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Internet of Things

IoT smallThe Internet of Things (IoT) is an area that is growing rapidly. It links devices of all kinds to the Internet for a broad set of reasons including: data collection, data analysis, system analysis, wide scale control, data recording, system recording, and a variety of other tasks. In fact, almost all areas the Unison RTOS is used in could be considered part of the IoT in some way.

The basic architecture of the IoT is shown in the figure below. Devices are connected, sometimes through intermediate devices, to the Internet and then to the back end cloud for data processing and storage.

The transfer of information over the Internet for storage and analysis has been done for many years. There is nothing really new in this other than the fact that the data collection is growing exponentially as is the cloud storage and analysis, which in turn is rendering huge savings in multiple areas. Now this entire approach is called “The Internet of Things”.

To help understand the IoT from an application point of view, we try to break the IoT down into several areas. Because the boundaries are not cleanly drawn, you will see spillover from one area into another. For example, Machine to Machine communications is a subset, but it overlaps with both the Industrial Internet of Things (IIoT) and with the Consumer Internet of Things. The technology being used may be the same, but the applications are all quite unique. In a similar way, soft radio design for Machine to Machine communications is a subset of Machine to Machine communications and yet is a small subset of the IoT.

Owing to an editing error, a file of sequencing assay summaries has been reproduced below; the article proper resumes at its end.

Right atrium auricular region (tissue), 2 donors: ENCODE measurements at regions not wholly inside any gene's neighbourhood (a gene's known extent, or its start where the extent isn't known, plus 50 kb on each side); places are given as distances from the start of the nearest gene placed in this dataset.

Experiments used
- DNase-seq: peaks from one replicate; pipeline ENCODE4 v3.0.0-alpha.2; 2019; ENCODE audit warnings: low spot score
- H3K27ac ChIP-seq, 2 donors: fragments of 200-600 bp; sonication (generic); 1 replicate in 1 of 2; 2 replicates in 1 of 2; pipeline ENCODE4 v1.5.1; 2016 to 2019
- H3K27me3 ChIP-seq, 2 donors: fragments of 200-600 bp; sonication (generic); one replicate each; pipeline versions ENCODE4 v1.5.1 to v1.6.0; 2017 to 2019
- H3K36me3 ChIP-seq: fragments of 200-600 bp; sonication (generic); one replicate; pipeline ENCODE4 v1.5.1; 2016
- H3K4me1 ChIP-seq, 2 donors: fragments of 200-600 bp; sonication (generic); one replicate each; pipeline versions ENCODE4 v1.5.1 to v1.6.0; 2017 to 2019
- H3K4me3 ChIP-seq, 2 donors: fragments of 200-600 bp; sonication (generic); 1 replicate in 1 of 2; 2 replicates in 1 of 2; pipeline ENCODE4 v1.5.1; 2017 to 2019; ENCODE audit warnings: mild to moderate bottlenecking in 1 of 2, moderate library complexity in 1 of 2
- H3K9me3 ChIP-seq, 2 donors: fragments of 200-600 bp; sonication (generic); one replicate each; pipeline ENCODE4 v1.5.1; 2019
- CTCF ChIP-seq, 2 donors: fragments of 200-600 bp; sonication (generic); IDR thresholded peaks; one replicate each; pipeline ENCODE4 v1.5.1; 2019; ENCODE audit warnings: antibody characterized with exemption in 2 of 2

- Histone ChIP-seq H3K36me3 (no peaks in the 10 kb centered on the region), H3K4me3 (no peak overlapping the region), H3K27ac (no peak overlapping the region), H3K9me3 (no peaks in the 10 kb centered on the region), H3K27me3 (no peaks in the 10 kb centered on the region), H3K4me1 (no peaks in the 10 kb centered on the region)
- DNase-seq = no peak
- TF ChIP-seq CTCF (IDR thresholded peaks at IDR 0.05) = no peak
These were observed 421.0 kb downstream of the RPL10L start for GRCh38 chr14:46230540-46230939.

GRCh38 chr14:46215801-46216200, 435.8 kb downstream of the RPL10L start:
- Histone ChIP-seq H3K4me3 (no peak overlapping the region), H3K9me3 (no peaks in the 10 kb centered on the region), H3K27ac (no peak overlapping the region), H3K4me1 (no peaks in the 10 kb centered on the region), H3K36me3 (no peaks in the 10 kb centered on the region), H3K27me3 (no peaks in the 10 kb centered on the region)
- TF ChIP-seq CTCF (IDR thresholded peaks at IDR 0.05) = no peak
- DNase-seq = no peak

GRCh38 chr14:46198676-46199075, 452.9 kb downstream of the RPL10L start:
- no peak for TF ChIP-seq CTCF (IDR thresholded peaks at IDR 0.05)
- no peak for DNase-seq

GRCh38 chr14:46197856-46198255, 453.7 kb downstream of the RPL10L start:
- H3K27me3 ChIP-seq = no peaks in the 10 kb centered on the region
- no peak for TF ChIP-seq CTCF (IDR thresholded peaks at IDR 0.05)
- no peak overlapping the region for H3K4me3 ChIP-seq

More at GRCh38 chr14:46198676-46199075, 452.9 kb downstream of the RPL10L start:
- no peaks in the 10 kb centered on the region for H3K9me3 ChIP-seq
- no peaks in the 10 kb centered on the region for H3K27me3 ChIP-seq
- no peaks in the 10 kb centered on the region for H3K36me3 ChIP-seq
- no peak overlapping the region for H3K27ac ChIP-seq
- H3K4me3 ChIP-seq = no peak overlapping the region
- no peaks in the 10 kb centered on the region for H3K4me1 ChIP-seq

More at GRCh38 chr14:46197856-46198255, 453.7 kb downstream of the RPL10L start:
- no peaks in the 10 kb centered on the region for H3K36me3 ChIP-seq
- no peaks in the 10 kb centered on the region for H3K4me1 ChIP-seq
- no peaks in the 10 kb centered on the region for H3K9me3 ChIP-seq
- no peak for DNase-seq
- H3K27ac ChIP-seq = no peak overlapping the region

The Consumer Internet of Things is one of two main applications areas of the IoT. The Consumer Internet of Things includes the areas of:

  • Home Automation
  • Wearable and Portable Designs
  • Automobile Transportation

The Consumer Internet of Things is the area receiving the most press and is most visible as people see the impact on our daily lives and imagine the huge improvements in our lives which will soon materialize. In contrast, the IIoT is generally known to business people and discussed in terms of specific applications to make business and government more efficient.

Here we will talk about the IoT and the IIoT with all consumer oriented applications discussed as part of the Internet of Things. The subsections of both of these broader application areas are discussed in this section.  Other sections such Machine to Machine communications, the Mobile Internet of Things and Medical Systems will be discussed in separate sections as well because they all cut across both consumer and industrial applications.

Machine to Machine Communications (M2M)

Historically, there was only communications to the back end servers. This communication was often at some distance and often the communications was through a satellite radio, other dedicated lower frequency radio or the cell system. This type of system has been termed machine to machine communications or M2M. Today, many systems have M2M capabilities running through the cellular network.